stances: "As you sow, so shall you reap"-Come farai cosi avrai; "All's well that ends well"-Tutto è bene che riesce bene; "Christmas comes but once a year"-Natale viene una sola volta l'anno; "Custom is second nature"Consuetudine è una seconda natura. In other cases, however, the modes of expression are quite diverse, the English being in such cases the more terse and strenuous. Our proverb, "A cat may look at a King," is in Italian Anche un cane guarda un vescovo,-i.e., a dog may look at a Bishop. "Well begun is half done" becomes Chi ben comincia è alla metà dell' opra, or "He who begins well is at the end of his work." The very terse "Forewarned is forearmed" is represented in Italian by Uomo avvisato, mezzo salvo. Uomo avvertito mezzo munito,-"A man advised is half safe. A man warned is half secure."

Interesting, however, as is the comparison between the structural expression of Italian and English proverbs, our design is rather to suggest the importance of the proverb in the making of literature. For that the proverb is literature there can be no doubt. It is artistic in form, it is a concentrated expression of worldly wisdom at least and very often of profound moral truth, it passes current everywhere, it formulates the universal ideas common to peasant and philosopher, it grows out of the general consciousness. Above all, it suggests to us that that which endures in human speech and writing is the happy phrase or sentence which aims not at preciseness of details, but at precision in the utterance of feeling, knowledge, or experience. It is a noteworthy fact that in our own day, when that terse, epigrammatic style which was all but universal in the early world is no more, when German philosophers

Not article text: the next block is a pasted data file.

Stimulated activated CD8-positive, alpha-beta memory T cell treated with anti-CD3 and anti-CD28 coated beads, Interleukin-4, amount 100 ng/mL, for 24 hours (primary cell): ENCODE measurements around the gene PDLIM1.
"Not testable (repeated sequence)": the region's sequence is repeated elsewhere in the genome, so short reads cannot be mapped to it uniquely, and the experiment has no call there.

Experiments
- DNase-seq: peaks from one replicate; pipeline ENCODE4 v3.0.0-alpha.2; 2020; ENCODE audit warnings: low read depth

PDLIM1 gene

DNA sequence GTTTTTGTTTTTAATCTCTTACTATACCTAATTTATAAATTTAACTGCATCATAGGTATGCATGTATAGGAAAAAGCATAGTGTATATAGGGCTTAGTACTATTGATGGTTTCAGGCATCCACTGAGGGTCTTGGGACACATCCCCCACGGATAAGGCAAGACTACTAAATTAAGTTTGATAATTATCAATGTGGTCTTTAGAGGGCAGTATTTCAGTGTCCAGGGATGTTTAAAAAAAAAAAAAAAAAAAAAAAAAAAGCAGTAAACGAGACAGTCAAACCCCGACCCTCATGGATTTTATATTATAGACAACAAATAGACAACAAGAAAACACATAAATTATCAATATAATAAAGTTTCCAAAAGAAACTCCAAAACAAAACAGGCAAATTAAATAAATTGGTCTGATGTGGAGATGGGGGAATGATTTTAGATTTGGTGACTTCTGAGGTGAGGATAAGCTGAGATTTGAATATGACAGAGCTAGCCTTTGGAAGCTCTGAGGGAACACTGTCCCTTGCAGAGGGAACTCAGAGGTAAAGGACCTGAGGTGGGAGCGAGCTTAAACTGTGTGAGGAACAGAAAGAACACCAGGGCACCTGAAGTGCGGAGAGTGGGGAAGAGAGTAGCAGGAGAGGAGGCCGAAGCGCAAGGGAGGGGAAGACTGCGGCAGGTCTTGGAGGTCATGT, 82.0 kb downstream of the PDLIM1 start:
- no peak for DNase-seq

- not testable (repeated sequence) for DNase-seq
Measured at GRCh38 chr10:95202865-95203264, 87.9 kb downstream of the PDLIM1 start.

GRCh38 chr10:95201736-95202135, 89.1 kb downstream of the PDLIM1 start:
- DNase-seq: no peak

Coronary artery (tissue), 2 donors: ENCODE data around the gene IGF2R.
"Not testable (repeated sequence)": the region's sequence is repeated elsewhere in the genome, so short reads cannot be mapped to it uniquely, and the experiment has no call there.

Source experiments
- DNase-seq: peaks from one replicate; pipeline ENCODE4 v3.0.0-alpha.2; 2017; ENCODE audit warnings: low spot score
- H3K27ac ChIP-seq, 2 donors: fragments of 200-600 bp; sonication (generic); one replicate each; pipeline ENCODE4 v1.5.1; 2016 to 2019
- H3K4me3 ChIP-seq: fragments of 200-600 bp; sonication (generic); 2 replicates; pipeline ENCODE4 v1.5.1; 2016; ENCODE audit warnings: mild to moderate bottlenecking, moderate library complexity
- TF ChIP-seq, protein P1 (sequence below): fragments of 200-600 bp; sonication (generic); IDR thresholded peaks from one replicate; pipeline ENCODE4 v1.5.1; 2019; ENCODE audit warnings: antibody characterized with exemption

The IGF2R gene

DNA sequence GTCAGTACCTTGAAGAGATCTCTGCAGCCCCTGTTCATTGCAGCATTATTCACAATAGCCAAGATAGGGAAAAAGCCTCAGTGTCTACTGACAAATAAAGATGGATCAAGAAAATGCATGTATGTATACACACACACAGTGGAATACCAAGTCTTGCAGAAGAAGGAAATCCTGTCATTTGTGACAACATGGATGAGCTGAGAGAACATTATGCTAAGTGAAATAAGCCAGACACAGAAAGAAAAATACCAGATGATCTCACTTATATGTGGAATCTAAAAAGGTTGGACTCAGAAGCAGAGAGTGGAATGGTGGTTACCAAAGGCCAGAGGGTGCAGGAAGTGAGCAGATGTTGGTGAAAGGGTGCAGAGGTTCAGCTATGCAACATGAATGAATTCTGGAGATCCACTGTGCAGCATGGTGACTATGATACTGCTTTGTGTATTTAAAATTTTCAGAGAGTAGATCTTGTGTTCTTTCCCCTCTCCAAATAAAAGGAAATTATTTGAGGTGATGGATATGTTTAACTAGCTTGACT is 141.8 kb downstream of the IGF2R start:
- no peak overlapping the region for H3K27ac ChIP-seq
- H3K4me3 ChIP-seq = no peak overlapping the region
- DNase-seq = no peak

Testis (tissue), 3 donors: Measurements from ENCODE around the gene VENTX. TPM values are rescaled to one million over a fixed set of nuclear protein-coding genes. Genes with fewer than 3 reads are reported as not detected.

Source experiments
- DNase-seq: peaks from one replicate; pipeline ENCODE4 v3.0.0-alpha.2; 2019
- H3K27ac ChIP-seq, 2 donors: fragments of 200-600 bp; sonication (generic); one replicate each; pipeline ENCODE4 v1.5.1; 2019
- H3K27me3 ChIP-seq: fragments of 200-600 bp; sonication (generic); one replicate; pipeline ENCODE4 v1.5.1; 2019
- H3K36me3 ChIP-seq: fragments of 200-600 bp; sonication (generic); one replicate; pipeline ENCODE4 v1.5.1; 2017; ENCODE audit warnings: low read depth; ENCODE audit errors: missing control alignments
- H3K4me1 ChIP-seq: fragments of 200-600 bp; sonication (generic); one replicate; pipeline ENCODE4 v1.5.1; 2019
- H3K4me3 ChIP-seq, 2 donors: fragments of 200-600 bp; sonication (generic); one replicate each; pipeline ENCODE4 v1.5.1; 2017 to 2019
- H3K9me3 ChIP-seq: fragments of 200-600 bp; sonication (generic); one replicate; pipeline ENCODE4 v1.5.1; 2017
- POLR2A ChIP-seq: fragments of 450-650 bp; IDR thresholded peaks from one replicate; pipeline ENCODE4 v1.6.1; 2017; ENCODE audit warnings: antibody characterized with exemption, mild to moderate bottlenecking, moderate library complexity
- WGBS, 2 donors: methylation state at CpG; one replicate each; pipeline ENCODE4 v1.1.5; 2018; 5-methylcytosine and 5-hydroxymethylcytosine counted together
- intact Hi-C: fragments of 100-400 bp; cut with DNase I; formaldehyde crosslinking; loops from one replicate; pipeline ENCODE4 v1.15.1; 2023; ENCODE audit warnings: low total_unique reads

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take a hundred pages to say what Aristotle said in three lines, many of the phrases which stick in our minds are not those laboriously polished by our leading writers but rough sayings coined by rough people on Western prairies or in mines, or on solitary hillsides, who have scarcely ever opened a book in their lives. The proverb can never be the outcome of culture. The cultivated man is afraid of committing himself, his mind is as artificial as his surroundings, he knows so much to be said for or against any proposition, that he dare not come out with a simple native truth for fear it should be dissected by other cultivated people as a half-statement. Some modern writers, feeling themselves thus cramped, strive against the tendency to rob language of its primal freshness and crisp quality. Browning takes flying leaps from ledge to ledge of word and epigram, leaving to the mind of the reader the task of filling up the yawning gaps. Mr. Meredith has, in the same quest after a lost terseness, produced a strange language of his own which, if people would be candid, would be found to have pleased nobody. Carlyle had, on the other hand, the real trick. His words, like Luther's, were "half-battles;" we can never forget his powerful phrasing, his biting epigram. But that was largely because Carlyle, like Burns, was the offspring of Scottish peasantry, and was in fact a peasant to the end of his days. He had the peasant's primal contact with realities, and was never made artificial by culture, extensive as were his stores of knowledge. Of a very different person -Johnson-the same may be said, although what Carlyle gave us in books, Johnson has bequeathed to us in conversation. Perhaps the intimate conversation among equals who have nothing to conceal provides the best form of this terse, vigorous epigram or celeated saying of which we are now